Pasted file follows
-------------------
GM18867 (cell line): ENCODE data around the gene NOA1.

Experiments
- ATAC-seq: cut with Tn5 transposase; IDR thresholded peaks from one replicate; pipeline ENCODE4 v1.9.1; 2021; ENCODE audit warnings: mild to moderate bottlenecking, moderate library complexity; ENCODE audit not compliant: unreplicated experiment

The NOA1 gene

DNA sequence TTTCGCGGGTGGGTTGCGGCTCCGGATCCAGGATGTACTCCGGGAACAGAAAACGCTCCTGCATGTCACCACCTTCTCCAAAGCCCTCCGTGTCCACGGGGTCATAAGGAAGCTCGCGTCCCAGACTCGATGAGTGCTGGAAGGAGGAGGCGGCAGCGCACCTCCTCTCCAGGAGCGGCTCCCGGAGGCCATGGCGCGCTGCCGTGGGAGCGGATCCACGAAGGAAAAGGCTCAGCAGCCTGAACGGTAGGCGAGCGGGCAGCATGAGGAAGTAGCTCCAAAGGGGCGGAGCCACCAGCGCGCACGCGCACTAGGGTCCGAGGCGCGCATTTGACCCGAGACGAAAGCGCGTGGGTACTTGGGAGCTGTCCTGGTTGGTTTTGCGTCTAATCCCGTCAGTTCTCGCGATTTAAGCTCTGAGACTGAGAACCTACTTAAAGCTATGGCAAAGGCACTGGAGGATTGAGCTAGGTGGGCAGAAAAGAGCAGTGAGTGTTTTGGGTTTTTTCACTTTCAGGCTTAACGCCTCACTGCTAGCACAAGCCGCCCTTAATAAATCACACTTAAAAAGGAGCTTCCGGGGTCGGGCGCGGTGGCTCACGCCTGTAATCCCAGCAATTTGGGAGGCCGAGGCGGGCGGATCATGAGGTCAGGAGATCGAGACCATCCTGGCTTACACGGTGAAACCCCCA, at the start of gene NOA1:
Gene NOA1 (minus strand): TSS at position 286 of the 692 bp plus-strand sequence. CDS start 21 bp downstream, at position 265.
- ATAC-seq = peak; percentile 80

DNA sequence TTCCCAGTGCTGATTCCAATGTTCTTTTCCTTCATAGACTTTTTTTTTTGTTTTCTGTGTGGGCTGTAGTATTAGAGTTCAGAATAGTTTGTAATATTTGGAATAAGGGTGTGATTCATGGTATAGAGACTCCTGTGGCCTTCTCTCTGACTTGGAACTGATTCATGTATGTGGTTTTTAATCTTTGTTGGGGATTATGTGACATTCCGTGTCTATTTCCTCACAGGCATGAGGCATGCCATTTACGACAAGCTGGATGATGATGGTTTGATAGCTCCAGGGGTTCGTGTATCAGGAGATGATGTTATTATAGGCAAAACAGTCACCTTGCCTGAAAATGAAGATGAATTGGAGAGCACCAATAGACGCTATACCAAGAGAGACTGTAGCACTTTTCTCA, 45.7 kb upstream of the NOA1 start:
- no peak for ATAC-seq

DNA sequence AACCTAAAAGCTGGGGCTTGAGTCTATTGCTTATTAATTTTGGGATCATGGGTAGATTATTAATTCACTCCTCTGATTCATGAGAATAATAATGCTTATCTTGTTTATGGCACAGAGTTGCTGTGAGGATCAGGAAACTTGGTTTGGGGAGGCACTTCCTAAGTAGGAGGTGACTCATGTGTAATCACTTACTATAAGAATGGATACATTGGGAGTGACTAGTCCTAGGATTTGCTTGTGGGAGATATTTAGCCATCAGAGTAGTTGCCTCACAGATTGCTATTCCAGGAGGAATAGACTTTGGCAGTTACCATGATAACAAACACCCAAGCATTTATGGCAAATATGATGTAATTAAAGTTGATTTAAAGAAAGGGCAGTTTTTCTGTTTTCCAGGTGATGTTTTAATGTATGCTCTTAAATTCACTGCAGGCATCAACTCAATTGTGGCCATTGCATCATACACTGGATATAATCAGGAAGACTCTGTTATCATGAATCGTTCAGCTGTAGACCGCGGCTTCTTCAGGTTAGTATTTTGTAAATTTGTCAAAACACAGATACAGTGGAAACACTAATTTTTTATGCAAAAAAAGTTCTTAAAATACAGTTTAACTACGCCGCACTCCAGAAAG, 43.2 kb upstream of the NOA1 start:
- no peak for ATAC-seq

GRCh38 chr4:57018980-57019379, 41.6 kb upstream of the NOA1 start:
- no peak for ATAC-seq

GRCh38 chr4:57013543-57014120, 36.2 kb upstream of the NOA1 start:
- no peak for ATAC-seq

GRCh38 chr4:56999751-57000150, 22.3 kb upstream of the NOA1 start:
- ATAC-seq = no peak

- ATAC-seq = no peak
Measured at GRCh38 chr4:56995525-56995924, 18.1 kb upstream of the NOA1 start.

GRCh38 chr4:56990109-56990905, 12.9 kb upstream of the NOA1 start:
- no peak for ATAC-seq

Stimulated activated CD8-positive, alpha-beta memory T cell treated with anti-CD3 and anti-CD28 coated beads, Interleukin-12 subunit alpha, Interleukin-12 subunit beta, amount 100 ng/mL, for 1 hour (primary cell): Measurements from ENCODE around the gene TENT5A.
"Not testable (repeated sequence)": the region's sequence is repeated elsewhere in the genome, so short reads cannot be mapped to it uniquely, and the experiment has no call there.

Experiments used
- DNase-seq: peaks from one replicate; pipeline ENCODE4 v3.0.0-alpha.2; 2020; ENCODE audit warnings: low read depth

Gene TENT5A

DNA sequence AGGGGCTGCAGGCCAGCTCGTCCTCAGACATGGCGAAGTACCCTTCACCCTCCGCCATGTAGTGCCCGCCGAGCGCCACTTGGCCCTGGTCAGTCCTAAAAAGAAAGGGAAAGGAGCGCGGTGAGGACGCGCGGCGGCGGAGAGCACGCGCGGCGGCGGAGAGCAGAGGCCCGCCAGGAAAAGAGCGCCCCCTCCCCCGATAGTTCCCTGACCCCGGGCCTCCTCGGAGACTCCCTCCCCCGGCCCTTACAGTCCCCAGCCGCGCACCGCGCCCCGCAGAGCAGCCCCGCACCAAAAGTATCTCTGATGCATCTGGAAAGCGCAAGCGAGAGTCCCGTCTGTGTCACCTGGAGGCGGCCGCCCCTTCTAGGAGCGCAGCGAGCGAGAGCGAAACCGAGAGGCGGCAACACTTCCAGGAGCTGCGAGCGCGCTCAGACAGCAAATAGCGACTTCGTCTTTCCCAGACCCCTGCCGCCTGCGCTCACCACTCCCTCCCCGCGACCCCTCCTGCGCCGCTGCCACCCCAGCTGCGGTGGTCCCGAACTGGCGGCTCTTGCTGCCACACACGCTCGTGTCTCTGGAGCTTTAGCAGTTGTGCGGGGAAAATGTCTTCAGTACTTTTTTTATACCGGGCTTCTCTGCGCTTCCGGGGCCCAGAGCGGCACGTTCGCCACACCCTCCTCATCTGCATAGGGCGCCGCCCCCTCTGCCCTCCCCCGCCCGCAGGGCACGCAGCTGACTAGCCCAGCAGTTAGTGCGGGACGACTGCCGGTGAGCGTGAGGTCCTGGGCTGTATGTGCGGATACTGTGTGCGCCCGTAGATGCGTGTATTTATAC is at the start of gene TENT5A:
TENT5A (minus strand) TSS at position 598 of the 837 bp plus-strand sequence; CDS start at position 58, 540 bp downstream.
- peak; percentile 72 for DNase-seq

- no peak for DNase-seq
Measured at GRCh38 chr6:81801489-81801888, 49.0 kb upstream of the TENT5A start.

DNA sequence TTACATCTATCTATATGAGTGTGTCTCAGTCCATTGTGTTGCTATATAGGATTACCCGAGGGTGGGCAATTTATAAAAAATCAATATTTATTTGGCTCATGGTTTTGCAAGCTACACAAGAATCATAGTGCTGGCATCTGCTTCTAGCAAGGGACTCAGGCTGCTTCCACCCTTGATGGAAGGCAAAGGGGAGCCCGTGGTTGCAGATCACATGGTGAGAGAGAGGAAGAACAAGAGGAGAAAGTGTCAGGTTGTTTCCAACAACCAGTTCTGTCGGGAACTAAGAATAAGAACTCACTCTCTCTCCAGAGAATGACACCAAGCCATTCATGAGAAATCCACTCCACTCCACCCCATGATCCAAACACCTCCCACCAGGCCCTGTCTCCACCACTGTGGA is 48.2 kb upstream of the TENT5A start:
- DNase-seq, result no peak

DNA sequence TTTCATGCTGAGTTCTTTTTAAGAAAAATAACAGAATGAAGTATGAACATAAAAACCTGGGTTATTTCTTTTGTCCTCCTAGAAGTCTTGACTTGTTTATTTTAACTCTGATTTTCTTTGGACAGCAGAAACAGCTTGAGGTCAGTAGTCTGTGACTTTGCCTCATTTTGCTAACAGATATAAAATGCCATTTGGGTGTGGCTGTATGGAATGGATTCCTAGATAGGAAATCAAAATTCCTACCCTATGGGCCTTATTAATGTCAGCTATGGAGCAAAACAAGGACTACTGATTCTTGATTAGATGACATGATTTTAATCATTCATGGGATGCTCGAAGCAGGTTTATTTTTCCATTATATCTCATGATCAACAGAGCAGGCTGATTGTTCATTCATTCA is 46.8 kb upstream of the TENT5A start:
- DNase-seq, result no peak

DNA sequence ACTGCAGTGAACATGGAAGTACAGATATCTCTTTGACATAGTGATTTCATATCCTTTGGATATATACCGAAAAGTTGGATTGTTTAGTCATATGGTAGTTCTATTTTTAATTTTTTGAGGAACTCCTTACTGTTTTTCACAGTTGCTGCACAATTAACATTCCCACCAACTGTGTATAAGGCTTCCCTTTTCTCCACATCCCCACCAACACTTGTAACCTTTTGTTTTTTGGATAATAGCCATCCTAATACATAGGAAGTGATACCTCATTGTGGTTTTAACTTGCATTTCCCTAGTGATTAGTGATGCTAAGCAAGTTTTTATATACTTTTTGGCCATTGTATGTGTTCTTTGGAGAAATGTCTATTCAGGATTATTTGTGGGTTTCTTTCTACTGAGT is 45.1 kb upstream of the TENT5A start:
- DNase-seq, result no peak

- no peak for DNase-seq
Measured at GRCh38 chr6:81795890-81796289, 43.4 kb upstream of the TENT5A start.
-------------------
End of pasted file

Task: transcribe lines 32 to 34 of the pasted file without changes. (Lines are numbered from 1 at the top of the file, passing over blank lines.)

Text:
DNA sequence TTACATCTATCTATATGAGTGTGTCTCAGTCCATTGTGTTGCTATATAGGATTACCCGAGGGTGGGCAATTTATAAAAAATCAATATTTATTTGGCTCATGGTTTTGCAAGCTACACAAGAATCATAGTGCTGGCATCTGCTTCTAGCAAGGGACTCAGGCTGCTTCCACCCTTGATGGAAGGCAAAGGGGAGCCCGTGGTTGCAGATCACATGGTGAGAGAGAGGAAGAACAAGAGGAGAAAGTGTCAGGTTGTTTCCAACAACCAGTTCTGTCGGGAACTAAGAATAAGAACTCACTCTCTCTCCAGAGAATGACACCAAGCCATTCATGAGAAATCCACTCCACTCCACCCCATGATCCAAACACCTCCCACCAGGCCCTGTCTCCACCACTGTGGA is 48.2 kb upstream of the TENT5A start:
- DNase-seq, result no peak

DNA sequence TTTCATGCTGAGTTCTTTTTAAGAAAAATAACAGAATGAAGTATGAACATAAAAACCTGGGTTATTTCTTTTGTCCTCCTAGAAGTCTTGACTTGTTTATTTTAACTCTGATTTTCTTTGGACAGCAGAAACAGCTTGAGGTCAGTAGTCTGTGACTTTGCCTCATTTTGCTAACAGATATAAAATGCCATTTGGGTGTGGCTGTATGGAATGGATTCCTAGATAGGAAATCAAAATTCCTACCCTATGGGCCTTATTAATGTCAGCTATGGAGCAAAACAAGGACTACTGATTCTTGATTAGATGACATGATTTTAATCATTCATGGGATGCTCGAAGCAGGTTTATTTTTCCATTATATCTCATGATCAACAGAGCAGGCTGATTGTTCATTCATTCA is 46.8 kb upstream of the TENT5A start: